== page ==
The campaign for the provincial vote has started.

While PM Jacinda Ardern dined in Napier to celebrate Covid restrictions lifting further, Tukituki MP Lawrence Yule and several other National MPs went to the Chook and Filly Pub to hear from struggling Hawke's Bay farmers.

Yule, who has risen to the point where he may not even have to retain his Tukituki seat to stay in Parliament, said he was confident National still had the ear, and vote, of provincial New Zealand.

"The current Government is big on making promises and not delivering on them," Yule said.


"Like the Napier to Wairoa line. There hasn't been a single train on that line.

"Our election campaign will focus on rebuilding the New Zealand economy and ensure that every dollar we spend is focused on the best economical use of New Zealand resources."

New National Party leader Todd Muller yesterday announced his first campaign promise - National will offer businesses a $10,000 payment for taking on more staff if it wins the election.

Muller also promised not to get rid of 90-day trials and said there would be "regular, incremental" increases in the minimum wage.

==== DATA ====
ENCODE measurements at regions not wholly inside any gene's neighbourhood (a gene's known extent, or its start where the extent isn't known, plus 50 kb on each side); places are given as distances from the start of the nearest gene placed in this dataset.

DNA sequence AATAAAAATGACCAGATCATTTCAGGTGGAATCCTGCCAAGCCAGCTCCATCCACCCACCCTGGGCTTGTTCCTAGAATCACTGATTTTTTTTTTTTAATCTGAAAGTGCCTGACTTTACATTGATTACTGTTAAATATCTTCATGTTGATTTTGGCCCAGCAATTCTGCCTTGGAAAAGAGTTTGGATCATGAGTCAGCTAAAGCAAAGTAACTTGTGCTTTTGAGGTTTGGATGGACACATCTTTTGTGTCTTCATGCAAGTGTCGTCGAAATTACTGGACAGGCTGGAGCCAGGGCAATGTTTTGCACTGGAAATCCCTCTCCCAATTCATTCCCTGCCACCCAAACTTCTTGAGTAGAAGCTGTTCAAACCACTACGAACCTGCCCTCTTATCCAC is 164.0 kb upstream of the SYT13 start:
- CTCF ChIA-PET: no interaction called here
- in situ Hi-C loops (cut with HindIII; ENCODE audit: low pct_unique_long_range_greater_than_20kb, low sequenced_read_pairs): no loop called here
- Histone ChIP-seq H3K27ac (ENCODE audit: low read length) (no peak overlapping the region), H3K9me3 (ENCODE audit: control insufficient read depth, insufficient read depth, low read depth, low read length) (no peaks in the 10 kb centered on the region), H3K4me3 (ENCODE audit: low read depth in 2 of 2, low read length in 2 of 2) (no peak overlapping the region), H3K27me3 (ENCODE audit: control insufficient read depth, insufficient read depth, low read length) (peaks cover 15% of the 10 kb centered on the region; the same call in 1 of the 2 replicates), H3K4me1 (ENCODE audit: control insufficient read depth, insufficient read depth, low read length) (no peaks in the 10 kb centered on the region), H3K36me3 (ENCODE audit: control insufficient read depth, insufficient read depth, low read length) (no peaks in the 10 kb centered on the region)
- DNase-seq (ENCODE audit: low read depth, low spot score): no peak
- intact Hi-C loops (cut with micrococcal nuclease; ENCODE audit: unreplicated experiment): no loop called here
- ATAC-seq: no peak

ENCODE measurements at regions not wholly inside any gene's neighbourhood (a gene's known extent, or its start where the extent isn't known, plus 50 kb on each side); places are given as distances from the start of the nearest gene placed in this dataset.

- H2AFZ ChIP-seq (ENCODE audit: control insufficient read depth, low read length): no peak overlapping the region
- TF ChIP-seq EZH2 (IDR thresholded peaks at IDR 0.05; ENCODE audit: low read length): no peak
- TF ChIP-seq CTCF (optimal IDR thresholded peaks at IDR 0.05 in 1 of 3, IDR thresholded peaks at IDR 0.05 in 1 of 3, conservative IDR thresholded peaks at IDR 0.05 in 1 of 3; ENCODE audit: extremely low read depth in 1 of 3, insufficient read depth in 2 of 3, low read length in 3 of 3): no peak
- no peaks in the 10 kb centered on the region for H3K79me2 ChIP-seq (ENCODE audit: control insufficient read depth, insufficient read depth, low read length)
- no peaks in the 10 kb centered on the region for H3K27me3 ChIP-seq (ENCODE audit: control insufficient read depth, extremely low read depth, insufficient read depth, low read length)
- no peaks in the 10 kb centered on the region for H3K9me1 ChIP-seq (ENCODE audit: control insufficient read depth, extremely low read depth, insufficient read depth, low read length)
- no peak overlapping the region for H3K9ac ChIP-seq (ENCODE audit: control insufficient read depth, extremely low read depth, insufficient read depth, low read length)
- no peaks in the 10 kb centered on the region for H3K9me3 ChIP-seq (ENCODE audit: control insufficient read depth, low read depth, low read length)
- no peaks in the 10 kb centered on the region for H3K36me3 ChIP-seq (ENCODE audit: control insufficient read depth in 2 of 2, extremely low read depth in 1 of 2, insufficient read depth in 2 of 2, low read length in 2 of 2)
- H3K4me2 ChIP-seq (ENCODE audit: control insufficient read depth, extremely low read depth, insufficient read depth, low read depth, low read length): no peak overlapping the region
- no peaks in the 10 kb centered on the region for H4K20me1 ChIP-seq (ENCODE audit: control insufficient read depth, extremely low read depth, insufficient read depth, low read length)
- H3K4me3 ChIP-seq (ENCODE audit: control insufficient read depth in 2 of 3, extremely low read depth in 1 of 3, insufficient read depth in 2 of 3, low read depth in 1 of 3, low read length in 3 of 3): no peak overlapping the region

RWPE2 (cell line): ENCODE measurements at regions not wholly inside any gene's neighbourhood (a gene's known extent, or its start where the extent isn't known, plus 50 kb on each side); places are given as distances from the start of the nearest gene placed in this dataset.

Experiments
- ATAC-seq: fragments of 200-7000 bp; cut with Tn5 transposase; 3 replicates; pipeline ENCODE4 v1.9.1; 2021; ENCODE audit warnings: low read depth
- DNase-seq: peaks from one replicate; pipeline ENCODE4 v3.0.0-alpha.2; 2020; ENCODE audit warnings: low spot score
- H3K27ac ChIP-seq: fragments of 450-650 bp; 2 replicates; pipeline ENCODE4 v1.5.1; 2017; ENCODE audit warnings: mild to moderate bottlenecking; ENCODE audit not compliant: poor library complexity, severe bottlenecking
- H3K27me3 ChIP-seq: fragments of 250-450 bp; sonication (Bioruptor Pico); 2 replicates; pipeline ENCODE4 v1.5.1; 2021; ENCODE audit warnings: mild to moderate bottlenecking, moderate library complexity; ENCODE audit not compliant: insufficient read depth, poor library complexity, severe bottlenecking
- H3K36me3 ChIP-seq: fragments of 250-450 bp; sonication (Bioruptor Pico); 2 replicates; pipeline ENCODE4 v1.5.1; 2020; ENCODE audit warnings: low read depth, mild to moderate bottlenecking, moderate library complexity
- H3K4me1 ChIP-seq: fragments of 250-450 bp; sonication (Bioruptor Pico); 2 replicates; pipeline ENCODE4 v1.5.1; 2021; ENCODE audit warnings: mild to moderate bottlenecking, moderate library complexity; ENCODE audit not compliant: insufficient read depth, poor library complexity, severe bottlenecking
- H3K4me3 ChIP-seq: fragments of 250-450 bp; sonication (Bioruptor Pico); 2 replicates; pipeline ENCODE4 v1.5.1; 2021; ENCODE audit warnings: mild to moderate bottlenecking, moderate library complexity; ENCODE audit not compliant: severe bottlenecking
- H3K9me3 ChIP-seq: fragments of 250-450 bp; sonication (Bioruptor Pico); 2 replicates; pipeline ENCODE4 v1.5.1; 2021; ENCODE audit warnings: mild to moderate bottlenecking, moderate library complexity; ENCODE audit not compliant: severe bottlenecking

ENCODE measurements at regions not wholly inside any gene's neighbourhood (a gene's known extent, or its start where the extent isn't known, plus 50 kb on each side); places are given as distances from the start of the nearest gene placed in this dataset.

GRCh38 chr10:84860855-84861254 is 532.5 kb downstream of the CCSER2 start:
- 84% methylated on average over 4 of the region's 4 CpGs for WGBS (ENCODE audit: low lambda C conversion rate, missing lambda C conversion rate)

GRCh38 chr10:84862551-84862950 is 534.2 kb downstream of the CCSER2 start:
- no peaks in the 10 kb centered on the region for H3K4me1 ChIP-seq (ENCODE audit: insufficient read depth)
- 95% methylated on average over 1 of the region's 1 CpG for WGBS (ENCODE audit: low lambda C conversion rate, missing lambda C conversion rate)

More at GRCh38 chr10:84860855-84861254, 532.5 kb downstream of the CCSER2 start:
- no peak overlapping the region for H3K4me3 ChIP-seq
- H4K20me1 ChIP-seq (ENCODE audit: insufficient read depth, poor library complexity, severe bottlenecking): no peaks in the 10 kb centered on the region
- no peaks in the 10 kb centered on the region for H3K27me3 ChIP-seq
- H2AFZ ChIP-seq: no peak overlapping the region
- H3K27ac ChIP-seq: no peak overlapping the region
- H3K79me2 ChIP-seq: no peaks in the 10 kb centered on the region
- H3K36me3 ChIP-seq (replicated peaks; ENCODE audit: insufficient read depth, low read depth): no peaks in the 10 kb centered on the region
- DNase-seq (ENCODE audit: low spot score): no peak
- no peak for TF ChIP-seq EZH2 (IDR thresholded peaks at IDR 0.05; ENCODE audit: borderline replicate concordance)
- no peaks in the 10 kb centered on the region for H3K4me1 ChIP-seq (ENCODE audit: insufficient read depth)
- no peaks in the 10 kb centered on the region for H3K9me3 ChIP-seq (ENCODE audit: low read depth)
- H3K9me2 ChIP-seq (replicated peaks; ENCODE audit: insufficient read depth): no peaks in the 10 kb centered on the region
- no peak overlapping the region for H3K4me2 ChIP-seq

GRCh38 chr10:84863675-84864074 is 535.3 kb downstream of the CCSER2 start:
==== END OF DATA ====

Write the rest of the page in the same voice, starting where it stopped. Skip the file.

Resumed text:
On Tuesday, Yule was allocated the Local Government portfolio and moved up from 44 to No 30 on National's list.

Yule said his campaign will focus on issues that matter to Hawke's Bay, like the ongoing drought.

"I am happy that farmers have been given a small subsidy of $500,000 [from the Government]," Yule said.

"But put that in context - there are 3000 farmers in Hawke's Bay impacted by the worst drought the region has seen for a while. You spread that $500,000 between the farmers and that's about $1500 per farmer.


"That's not a lot. I talked to farmers who have spent $100,000 on feed alone. And then they've had to halve their stock numbers. Farmers are feeling hard done by by the current Government."

Asked what he would do differently, Yule said he would consider the impact of government policies.

"The current Government is not preparing to slow down in its regulation-making powers," he said.

"I would have delayed policies like freshwater management, and I would have loosened up on rules and regulations around consents and compliance until the farmers got back on their feet.

"Not enough is being done to help the farmers considering the current Government wants farming to lead the way in Covid-19 recovery."

The other issues he intended to focus on as part of his election campaign included gangs and housing, he said.